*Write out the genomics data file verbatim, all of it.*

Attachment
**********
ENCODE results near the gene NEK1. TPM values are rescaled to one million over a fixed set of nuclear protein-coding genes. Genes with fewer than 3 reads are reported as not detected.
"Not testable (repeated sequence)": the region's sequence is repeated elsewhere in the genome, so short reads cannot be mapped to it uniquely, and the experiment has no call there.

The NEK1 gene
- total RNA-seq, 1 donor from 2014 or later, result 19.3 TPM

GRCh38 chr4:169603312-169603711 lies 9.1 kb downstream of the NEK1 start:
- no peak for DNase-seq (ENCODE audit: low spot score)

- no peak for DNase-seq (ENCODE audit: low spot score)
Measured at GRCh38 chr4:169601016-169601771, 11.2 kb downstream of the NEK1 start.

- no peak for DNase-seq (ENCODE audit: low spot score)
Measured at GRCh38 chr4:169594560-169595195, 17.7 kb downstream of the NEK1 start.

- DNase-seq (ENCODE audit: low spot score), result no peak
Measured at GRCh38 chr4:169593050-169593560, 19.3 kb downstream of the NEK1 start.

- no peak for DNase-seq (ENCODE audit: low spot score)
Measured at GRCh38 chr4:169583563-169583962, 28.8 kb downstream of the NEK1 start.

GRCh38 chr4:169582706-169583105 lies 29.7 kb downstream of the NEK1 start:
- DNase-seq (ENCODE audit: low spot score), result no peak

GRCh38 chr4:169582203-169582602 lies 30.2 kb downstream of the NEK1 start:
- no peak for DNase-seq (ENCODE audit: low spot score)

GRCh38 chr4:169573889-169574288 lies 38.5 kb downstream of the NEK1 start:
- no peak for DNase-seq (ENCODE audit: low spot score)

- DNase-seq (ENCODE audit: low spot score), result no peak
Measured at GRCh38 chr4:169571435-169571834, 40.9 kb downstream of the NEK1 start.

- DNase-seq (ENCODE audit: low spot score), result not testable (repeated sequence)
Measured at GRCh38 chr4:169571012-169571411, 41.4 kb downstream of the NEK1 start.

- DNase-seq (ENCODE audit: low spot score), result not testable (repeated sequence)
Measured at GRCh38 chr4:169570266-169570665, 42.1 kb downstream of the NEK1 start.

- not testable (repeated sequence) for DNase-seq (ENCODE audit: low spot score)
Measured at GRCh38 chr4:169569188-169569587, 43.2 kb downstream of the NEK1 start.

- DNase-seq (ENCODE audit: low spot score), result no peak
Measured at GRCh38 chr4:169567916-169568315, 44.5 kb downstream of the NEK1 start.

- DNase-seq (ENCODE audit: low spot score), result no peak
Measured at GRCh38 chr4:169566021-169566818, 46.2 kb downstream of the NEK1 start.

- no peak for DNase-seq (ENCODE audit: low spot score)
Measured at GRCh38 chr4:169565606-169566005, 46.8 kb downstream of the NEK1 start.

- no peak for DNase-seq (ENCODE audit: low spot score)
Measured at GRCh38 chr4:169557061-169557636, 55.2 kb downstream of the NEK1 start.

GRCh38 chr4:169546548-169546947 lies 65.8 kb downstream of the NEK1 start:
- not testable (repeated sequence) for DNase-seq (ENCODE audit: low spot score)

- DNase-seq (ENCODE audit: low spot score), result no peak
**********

ENCODE results near the gene NEK1. TPM values are rescaled to one million over a fixed set of nuclear protein-coding genes. Genes with fewer than 3 reads are reported as not detected.
"Not testable (repeated sequence)": the region's sequence is repeated elsewhere in the genome, so short reads cannot be mapped to it uniquely, and the experiment has no call there.

The NEK1 gene
- total RNA-seq, 1 donor from 2014 or later, result 19.3 TPM

GRCh38 chr4:169603312-169603711 lies 9.1 kb downstream of the NEK1 start:
- no peak for DNase-seq (ENCODE audit: low spot score)

- no peak for DNase-seq (ENCODE audit: low spot score)
Measured at GRCh38 chr4:169601016-169601771, 11.2 kb downstream of the NEK1 start.

- no peak for DNase-seq (ENCODE audit: low spot score)
Measured at GRCh38 chr4:169594560-169595195, 17.7 kb downstream of the NEK1 start.

- DNase-seq (ENCODE audit: low spot score), result no peak
Measured at GRCh38 chr4:169593050-169593560, 19.3 kb downstream of the NEK1 start.

- no peak for DNase-seq (ENCODE audit: low spot score)
Measured at GRCh38 chr4:169583563-169583962, 28.8 kb downstream of the NEK1 start.

GRCh38 chr4:169582706-169583105 lies 29.7 kb downstream of the NEK1 start:
- DNase-seq (ENCODE audit: low spot score), result no peak

GRCh38 chr4:169582203-169582602 lies 30.2 kb downstream of the NEK1 start:
- no peak for DNase-seq (ENCODE audit: low spot score)

GRCh38 chr4:169573889-169574288 lies 38.5 kb downstream of the NEK1 start:
- no peak for DNase-seq (ENCODE audit: low spot score)

- DNase-seq (ENCODE audit: low spot score), result no peak
Measured at GRCh38 chr4:169571435-169571834, 40.9 kb downstream of the NEK1 start.

- DNase-seq (ENCODE audit: low spot score), result not testable (repeated sequence)
Measured at GRCh38 chr4:169571012-169571411, 41.4 kb downstream of the NEK1 start.

- DNase-seq (ENCODE audit: low spot score), result not testable (repeated sequence)
Measured at GRCh38 chr4:169570266-169570665, 42.1 kb downstream of the NEK1 start.

- not testable (repeated sequence) for DNase-seq (ENCODE audit: low spot score)
Measured at GRCh38 chr4:169569188-169569587, 43.2 kb downstream of the NEK1 start.

- DNase-seq (ENCODE audit: low spot score), result no peak
Measured at GRCh38 chr4:169567916-169568315, 44.5 kb downstream of the NEK1 start.

- DNase-seq (ENCODE audit: low spot score), result no peak
Measured at GRCh38 chr4:169566021-169566818, 46.2 kb downstream of the NEK1 start.

- no peak for DNase-seq (ENCODE audit: low spot score)
Measured at GRCh38 chr4:169565606-169566005, 46.8 kb downstream of the NEK1 start.

- no peak for DNase-seq (ENCODE audit: low spot score)
Measured at GRCh38 chr4:169557061-169557636, 55.2 kb downstream of the NEK1 start.

GRCh38 chr4:169546548-169546947 lies 65.8 kb downstream of the NEK1 start:
- not testable (repeated sequence) for DNase-seq (ENCODE audit: low spot score)

- DNase-seq (ENCODE audit: low spot score), result no peak